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Compliance Refresher: Get Cozy With IT Folks, Review Insurance, Fine-Tune Policies, Training

Attorney Brad Hammer doesn’t always don a suit and tie, or what he calls his “lawyer’s uniform.” A privacy and security expert and founder of the Vakaris Group based in the Minneapolis area, Hammer found that dressing to match the folks he meets goes a long way toward eliciting the vital information he needs to help craft security policies or review ones already in place.

As he discussed during a wide-ranging talk at the recent Compliance & Ethics Institute, sponsored by the Society of Corporate Compliance and Ethics, co-publisher of RPP, security or information technology (IT) departments at HIPAA covered entities and business associates often have good policies and procedures in place—but there are limits.[1]

Security officials are “really good at writing policies about acceptable use and password requirements and any number of things related to security or protecting data,” Hammer said. But, adding he meant “no offense” to security officials, these individuals “are really, really bad…at communicating those policies. No one in the organization knows [the policies] exist.”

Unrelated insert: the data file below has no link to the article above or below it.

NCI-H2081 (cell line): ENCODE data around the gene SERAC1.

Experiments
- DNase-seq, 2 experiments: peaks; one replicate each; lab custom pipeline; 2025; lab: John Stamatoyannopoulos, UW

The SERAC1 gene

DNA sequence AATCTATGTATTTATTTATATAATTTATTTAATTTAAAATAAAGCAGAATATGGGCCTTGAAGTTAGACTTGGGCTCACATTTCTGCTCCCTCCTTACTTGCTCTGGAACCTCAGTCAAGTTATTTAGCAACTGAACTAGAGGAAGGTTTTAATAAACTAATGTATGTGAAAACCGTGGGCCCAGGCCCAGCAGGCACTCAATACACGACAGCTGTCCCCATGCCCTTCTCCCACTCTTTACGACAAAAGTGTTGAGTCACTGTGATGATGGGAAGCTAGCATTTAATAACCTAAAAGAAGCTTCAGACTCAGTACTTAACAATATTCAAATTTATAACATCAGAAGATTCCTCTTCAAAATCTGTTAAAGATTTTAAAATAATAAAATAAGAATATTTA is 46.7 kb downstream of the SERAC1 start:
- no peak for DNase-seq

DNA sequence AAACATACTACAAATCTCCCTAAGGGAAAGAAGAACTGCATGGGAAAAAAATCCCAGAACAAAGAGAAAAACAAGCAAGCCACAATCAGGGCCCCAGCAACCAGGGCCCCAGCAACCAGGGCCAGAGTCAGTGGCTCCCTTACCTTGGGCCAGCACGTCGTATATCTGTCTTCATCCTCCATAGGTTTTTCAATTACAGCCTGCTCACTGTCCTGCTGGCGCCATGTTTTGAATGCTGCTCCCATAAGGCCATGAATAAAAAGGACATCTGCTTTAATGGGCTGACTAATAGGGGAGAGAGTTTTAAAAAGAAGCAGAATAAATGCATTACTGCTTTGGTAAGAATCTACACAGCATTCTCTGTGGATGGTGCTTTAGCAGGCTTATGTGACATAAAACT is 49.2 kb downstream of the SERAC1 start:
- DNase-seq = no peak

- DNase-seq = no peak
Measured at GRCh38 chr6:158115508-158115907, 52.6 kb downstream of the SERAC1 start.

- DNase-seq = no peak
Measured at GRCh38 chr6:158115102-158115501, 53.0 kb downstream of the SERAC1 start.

The answer, he said, is to “take the people who are good at communicating policies, the compliance people, [and have them] go talk to the information technology and security people.” The goal is to “share with everybody how awesome the policies are and help with the protection of the data,” he said.

Hammer prefaced his remarks by sharing a sobering July report by IBM and the Ponemon Institute,[2] which quantified the costs of data breaches from 2020. The cost of mitigating a health care breach was estimated at $9.23 million, slightly more than a general U.S. data breach but more than twice the cost ($4.24 million) of a breach globally, based on data from firms in 17 countries.

Hammer said the cost is important to know as it could help organizations fight for more funds to prevent and safeguard against these breaches; most, he said, likely need more resources and personnel.

Looking again at the cost of a global breach, of the $4.24 million, lost business accounted for $1.59 million or 38% of the total; “detection and escalation” accounted for $1.24 million or 29%. Post-breach response was estimated at $1.14 million, or 27%, with notification costs estimated at $270,000, or 6% of the total.

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